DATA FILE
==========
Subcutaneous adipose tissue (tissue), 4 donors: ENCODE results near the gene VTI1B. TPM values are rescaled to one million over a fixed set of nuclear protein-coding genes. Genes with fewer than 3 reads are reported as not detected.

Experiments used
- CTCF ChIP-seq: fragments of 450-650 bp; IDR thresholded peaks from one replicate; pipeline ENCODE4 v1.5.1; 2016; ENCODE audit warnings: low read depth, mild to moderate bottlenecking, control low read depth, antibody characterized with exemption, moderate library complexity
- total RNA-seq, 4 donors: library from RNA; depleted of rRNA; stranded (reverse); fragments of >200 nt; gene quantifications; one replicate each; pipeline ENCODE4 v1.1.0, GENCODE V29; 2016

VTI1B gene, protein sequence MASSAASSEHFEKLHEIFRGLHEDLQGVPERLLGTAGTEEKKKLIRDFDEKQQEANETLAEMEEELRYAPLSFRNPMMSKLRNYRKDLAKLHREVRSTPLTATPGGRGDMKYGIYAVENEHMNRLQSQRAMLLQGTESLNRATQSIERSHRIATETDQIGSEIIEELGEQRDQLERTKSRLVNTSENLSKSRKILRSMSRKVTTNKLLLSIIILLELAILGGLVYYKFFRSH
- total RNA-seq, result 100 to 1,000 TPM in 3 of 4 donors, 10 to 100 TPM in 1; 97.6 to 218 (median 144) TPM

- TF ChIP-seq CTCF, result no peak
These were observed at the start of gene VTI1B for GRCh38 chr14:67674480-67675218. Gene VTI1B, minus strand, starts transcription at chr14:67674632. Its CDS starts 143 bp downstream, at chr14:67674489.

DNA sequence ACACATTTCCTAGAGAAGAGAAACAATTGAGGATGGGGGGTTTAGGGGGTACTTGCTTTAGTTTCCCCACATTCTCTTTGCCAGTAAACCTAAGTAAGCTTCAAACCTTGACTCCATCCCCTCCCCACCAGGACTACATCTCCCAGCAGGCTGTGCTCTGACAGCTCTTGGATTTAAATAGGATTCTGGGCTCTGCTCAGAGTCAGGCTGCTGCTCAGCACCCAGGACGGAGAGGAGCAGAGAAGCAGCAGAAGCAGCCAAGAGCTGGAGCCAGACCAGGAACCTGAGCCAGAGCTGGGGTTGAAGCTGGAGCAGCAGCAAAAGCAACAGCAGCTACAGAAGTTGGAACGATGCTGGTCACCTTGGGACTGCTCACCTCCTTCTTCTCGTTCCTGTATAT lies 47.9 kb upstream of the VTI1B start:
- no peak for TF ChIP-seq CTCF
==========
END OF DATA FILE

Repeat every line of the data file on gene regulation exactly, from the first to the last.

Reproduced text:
Subcutaneous adipose tissue (tissue), 4 donors: ENCODE results near the gene VTI1B. TPM values are rescaled to one million over a fixed set of nuclear protein-coding genes. Genes with fewer than 3 reads are reported as not detected.

Experiments used
- CTCF ChIP-seq: fragments of 450-650 bp; IDR thresholded peaks from one replicate; pipeline ENCODE4 v1.5.1; 2016; ENCODE audit warnings: low read depth, mild to moderate bottlenecking, control low read depth, antibody characterized with exemption, moderate library complexity
- total RNA-seq, 4 donors: library from RNA; depleted of rRNA; stranded (reverse); fragments of >200 nt; gene quantifications; one replicate each; pipeline ENCODE4 v1.1.0, GENCODE V29; 2016

VTI1B gene, protein sequence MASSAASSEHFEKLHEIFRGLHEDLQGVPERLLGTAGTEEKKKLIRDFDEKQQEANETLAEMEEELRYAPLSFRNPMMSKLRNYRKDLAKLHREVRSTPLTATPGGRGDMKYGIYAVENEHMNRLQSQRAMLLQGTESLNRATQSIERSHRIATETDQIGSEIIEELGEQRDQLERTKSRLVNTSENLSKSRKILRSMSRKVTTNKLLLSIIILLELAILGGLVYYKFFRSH
- total RNA-seq, result 100 to 1,000 TPM in 3 of 4 donors, 10 to 100 TPM in 1; 97.6 to 218 (median 144) TPM

- TF ChIP-seq CTCF, result no peak
These were observed at the start of gene VTI1B for GRCh38 chr14:67674480-67675218. Gene VTI1B, minus strand, starts transcription at chr14:67674632. Its CDS starts 143 bp downstream, at chr14:67674489.

DNA sequence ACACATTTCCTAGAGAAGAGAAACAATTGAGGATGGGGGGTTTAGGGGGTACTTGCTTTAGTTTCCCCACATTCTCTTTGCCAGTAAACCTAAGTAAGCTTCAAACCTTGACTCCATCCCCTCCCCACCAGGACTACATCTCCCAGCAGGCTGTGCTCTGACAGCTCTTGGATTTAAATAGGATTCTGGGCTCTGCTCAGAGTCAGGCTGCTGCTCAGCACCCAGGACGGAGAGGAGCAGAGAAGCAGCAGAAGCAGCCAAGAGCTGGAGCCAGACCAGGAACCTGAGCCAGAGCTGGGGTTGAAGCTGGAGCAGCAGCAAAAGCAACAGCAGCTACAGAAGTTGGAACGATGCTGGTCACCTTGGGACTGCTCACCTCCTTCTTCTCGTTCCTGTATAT lies 47.9 kb upstream of the VTI1B start:
- no peak for TF ChIP-seq CTCF